The School Newspaper of Cherry Hill High School East


The School Newspaper of Cherry Hill High School East


The School Newspaper of Cherry Hill High School East


St. Vincent’s Strange Mercy marries sounds

Marry Me, indeed.

St. Vincent is the project of principle songwriter Annie Clark and a rotating cast of supporting musicians. The band burst out of obscurity with a thrilling performance on The Late Show and the release of their second full-length album, Actor, in 2009.

Clark’s performance is an enigma: a thin, demure looking girl with beautiful wide eyes and a porcelain face, gripping an angular, red and silver Danelectro guitar—pounding on the body and abrading the neck in a typhoon of distorted din—over a full-bodied horn section and her soaring, gorgeous voice.

Just like Clark’s puzzling public image, Strange Mercy is an album of dualities. Delicate string arrangements and lush synths bump up against gory guitar noise. Breathy laments about modeling days and lullabyes melt into references to horsehair whips and “sharks swimming in the red.” Like some sort of deranged Disney princess, Clark paints Strange Mercy like an ever-shifting balance between the beautiful and the vile. It’s exciting!

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The album’s first single “Surgeon” begins in a breeze of very pretty synthesizers as Clark gently recalls, “I spent the summer on my back.” On the chorus, a woozy, almost nauseating guitar loop replaces the cooing first verse while the song takes a murkier turn: “best find a surgeon/ come cut me open,” Clark begs.

The song continues and the tension builds. The beat pulses and a blossoming horn and string interlude slides its way into the movement. Clark repeats the chorus with increasing intensity, until she jumps an octave into a even more frantic plea. After the final, most tense chorus, the song eschews any sort of denouement for a contorted-funk-keyboard solo on a mini-Moog by renowned gospel ivory tickler Bobby Sparks. “Surgeon” finally twists up into its queasiest climax in the final, squealing notes of Sparks’ solo.

St. Vincent throws a very similar left-hook on one of the albums many peaks, “Northern Lights.” Not only does the fuzzy track’s tension explode into an Ira Kaplan style skronky guitar solo, but pinnacles again in a strange, spastic electronic freak-out. “It’s a champagne year/ full of sober months,” carols Clark on the song.

Both the two aforementioned songs are part of the albums relentless first half, the house for some of St. Vincent’s most furious tracks to date. Side A is like a six-song investigation of the demented groove of “Marrow,” the streets-ahead highlight from 2009’s Actor. Each song in this part of the record buries the most sinister lyrics under an oddly jarring combination of fluttering strings, new-wave-y synths and Clark’s notoriously burly guitar tone. Clark, a master of these many-faced compositions, manages to make the snarling, basilisk-motorcycle-engine guitar solo that enters midway through “Cruel” flow so seamlessly with the easy-to-swallow art pop track that the song wouldn’t sound complete without it. Out of context, the string-scraping solo might sound like a page out of a Shellac leaflet, but with the help of master producer and past collaborator John Congleton, Clark makes it sound like a digestible piece of a dance-y, cerebral pop. That’s so cool!! So cool.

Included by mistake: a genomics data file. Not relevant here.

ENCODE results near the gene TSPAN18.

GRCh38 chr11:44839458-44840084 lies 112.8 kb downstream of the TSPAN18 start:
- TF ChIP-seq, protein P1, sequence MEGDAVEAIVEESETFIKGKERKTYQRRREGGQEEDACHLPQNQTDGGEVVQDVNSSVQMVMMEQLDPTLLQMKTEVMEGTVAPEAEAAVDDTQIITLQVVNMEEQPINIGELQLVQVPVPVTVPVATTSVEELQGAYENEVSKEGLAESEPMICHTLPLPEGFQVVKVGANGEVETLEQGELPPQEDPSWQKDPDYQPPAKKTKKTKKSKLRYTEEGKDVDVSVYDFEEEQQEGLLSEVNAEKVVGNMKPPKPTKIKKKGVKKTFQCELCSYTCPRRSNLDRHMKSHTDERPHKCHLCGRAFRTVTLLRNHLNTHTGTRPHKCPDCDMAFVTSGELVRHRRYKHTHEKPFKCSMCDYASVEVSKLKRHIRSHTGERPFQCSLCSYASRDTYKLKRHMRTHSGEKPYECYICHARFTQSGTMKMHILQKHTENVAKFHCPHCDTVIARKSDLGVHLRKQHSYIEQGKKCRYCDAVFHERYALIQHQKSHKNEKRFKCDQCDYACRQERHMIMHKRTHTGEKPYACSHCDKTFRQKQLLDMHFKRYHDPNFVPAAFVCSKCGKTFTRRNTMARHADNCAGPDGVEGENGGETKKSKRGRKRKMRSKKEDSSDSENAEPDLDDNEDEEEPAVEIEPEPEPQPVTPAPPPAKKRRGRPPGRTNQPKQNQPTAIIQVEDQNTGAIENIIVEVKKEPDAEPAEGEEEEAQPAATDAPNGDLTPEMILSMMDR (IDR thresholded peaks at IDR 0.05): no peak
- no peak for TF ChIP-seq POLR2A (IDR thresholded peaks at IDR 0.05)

Strange Mercy’s second half comes off as a bit less immaculately structured than the first half, but still throws enough unexpected twists into the music to keep the album exciting. With its jagged, nearly Asiatic guitar lines and multilayered choral vocals, “Neutered Fruit” brings up memories of later Dirty Projectors material, but with a keyboard bass line way funkier than anything Dave Longstreth would go within a breadth of. Throughout the whole record, Clark’s vocals at their most frantic will remind listeners of Longstreth’s pitch-jumping, syllable mangling pipes. Unfortunately, the backbeat of “Dilletante” stumbles along drunkenly, and “Champagne Year” drifts along without reaching any sort of substantial climax. But by the time the album rolls into its closer, “Year of Tiger,” the excitement returns in full. Clark sounds more seductive than ever on the verses: “When I was young/ coach called me the tiger/ I always had a knack [a breathless pause here] for the danger,” she coos with an air of repressed malice.

Clark’s pouted lips quickly curl up into  a snarl as she sings of “living in fear in the year of the tiger.” Well, if the visceral, confusing thrill of Strange Mercy holds up as well as St. Vincent’s mesmerizing live show, 2011 may very well end up in the claws of the jungle cat with the fiery Danelectro.


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